3. Have I delivered service in the greatest possible quantity of which I was capable?
  4. Has the spirit of my conduct been harmonious and cooperative at all times?
  5. Have I permitted the habit of procrastination to decrease my efficiency, and if so, to what extent?
  6. Have I improved my personality? And if so, in what ways?
  7. Have I been persistent in following my plans to completion?
  8. Have I reached decisions promptly and definitively on all occasions?
  9. Have I permitted any one or more of the 6 basic fears to decrease my efficiency? (Fears of Poverty, Criticism, Ill Health, Loss of Someone's Love, Old Age, and Death).
  10. Have I been over-cautious or undercautious?
  11. Has my relationships with my colleagues at work been pleasant or unpleasant? If unpleasant, has the fault been partially or fully mine?
  12. Have I dissipated any of my energy due to lack of concentration or effort?
  13. Have I been open minded and tolerant in connection with all subjects?
  14. In what way have I improved my ability to provide service?
  15. Have I been intemperate (overindulgent) in any habits?
  16. Have I expressed, openly or secretly, any form of egotism?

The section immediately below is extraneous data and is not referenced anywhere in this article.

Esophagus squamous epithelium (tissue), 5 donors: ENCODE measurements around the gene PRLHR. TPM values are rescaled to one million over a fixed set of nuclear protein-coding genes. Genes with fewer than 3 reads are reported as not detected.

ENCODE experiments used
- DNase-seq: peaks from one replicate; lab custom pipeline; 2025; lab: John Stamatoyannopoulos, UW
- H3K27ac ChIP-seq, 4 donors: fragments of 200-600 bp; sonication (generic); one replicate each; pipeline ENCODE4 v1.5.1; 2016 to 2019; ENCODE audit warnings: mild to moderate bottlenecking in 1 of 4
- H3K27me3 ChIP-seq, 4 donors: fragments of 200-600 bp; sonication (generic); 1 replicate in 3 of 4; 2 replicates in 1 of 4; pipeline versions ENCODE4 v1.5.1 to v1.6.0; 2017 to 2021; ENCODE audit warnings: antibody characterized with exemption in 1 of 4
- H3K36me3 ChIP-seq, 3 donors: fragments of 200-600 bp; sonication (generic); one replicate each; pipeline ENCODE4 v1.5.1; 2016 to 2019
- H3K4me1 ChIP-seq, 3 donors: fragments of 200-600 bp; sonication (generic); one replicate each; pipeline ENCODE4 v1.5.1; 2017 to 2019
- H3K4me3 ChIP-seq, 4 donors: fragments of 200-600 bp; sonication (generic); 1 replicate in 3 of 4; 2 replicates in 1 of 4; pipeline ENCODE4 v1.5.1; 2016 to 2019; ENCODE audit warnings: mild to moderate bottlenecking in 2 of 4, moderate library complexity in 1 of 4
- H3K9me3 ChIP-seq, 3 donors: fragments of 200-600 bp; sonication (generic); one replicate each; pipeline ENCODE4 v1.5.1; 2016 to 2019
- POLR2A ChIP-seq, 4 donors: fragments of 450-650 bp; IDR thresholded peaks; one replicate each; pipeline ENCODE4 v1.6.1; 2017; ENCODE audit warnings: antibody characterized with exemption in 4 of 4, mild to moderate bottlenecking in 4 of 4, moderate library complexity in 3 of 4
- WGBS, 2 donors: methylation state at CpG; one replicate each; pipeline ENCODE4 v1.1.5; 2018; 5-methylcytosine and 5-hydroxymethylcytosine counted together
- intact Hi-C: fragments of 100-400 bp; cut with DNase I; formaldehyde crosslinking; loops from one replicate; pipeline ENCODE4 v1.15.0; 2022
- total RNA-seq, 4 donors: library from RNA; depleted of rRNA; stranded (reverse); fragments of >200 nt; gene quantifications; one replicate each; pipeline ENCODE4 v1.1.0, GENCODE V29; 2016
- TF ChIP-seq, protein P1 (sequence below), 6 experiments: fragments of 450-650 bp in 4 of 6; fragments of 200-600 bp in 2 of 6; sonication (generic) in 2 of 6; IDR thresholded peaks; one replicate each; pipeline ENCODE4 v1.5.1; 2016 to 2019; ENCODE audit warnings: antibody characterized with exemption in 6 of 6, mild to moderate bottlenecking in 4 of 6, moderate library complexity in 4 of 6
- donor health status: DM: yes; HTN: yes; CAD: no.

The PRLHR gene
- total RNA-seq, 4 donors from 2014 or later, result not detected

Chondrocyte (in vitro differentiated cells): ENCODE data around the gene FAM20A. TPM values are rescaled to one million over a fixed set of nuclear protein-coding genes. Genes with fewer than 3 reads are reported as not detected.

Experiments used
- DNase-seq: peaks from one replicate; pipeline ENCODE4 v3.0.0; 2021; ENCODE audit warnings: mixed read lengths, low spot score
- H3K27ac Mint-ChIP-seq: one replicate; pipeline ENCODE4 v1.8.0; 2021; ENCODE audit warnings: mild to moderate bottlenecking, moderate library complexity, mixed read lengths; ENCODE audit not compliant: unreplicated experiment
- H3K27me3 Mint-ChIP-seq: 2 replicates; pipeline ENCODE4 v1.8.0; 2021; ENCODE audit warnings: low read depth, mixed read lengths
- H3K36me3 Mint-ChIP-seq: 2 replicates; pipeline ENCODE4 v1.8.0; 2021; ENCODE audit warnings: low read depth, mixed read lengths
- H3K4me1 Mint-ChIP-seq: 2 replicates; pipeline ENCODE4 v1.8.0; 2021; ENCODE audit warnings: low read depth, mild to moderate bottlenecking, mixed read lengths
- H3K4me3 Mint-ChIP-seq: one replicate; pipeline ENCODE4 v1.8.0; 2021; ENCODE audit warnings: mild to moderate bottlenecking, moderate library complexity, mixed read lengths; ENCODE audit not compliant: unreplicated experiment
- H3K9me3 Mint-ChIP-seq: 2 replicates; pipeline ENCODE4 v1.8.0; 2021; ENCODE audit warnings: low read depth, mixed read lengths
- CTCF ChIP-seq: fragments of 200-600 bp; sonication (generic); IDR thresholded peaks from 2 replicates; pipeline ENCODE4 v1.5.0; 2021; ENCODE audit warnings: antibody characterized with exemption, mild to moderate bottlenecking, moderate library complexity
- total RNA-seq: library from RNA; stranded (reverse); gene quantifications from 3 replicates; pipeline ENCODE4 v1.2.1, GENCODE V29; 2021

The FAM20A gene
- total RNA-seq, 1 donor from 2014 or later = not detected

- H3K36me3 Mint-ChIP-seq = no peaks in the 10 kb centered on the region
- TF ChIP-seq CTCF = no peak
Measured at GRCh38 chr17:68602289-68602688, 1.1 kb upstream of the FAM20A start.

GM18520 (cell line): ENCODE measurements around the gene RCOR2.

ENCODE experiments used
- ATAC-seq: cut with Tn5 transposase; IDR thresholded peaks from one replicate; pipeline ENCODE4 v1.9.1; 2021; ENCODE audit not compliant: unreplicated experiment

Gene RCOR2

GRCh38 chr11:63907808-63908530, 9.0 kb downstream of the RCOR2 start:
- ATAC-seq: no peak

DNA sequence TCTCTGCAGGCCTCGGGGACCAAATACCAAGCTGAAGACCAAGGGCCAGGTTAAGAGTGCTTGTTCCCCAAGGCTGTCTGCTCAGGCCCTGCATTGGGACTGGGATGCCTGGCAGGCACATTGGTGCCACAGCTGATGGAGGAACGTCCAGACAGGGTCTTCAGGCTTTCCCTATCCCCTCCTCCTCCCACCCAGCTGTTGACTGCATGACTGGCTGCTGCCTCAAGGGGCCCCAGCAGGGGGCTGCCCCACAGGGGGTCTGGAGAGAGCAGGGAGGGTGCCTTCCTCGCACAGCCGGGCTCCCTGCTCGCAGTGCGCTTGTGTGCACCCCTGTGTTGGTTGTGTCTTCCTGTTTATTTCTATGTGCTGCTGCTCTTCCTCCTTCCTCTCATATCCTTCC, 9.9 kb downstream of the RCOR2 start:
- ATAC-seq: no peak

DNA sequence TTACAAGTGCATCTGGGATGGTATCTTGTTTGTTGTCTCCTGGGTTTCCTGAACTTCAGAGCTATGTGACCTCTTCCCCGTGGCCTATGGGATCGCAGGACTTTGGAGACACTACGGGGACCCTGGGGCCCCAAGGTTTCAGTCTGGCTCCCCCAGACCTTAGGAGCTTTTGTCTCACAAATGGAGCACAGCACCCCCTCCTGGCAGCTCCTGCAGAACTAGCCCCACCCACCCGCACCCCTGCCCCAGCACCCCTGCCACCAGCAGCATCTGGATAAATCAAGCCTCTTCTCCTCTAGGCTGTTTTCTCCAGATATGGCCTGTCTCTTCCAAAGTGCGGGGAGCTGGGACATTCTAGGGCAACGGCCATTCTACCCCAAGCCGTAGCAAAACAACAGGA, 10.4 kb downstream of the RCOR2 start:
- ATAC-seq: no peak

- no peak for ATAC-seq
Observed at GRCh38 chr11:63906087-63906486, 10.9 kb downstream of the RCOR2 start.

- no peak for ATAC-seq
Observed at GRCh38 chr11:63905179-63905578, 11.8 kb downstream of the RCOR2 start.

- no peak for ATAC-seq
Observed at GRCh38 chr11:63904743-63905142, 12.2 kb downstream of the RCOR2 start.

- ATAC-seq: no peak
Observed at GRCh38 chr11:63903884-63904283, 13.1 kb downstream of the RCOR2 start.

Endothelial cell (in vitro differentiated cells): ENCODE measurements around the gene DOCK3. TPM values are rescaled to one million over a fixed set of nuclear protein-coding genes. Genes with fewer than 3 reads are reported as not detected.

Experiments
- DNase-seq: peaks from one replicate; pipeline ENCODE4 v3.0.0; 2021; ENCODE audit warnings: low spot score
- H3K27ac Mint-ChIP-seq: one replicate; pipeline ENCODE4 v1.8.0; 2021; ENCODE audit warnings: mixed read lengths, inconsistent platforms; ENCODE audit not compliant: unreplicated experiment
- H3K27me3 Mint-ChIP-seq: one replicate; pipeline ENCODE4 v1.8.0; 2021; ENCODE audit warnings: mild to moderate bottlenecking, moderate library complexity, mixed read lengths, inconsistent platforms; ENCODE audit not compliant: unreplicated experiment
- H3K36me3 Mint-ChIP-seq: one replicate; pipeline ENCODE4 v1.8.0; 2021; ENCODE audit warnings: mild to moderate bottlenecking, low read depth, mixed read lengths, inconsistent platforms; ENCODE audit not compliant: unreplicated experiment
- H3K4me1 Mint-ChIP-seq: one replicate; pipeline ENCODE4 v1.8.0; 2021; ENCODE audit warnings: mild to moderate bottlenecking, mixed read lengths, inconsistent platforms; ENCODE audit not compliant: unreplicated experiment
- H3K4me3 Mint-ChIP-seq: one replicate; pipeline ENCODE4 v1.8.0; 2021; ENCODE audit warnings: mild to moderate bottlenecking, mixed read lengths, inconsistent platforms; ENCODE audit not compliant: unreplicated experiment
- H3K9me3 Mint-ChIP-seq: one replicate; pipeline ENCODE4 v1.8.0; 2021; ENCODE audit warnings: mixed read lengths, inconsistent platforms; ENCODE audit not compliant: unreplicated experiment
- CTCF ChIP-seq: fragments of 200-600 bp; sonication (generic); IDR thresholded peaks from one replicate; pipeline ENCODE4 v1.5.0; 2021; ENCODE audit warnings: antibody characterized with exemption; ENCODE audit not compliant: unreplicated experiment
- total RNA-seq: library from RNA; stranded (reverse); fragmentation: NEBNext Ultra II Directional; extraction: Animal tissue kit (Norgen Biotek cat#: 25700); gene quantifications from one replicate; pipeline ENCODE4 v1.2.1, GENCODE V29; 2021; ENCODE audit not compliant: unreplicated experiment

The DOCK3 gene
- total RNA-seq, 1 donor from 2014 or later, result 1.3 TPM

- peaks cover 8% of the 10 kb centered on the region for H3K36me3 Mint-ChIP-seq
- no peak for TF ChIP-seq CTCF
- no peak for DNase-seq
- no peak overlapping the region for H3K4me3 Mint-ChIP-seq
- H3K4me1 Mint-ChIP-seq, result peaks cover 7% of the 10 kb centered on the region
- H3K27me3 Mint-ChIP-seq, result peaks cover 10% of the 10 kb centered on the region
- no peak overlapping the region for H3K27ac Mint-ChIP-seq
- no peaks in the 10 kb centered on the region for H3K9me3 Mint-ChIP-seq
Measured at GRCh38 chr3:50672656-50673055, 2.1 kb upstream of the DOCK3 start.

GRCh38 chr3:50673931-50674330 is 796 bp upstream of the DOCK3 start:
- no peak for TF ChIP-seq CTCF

17. Has my conduct toward my colleagues been such that it has induced them to respect me?
  18. Have any opinions and decisions been based on guesswork, or accuracy of analysis and thought?
  19. Have I followed the habit of budgeting my time, my expenses and my income, and have I been conservative in these budgets?
  20. How much time have I devoted to unprofitable efforts which I might have used to better advantage?
  21. How might I re-budget my time and change my habits so I will become more efficient during the coming year?
  22. Have I been guilty of any conduct that was not approved by my conscience?
  23. In what ways have I provided more service and better service than I was paid for?
  24. Have I been unfair to anyone, if so, in what way?
  25. If I had been the purchaser of my services for the past year, would I have been satisfied?
  26. Have the actual purchasers been satisfied?
  27. Am I in the right vocation? Why/Why not?
  28. What is my present rating on the fundamental principles of success?"
This book was dense with fantastic information, I recommend everyone get it for themselves and for a friend. The leather backed book makes a great gift- Thanks Steven! I want to leave you with a poem that can be found within the book... This poet definitely gets it!

"I bargained with Life for a penny,
And Life would pay no more,
However I begged at evening
When I counted my scanty store.

"For Life is a just employer,
He gives you what you ask,
But once you have set the wages,
Why, you must bear the task.

"I worked for a menial's hire,
Only to learn, dismayed,
That any wage I had asked of Life,
Life would have willingly paid."

Ask Life for what you want and you will surely receive it. If you have any questions on the book don't hesitate to ask. I would be more than happy to help anyone that wants it.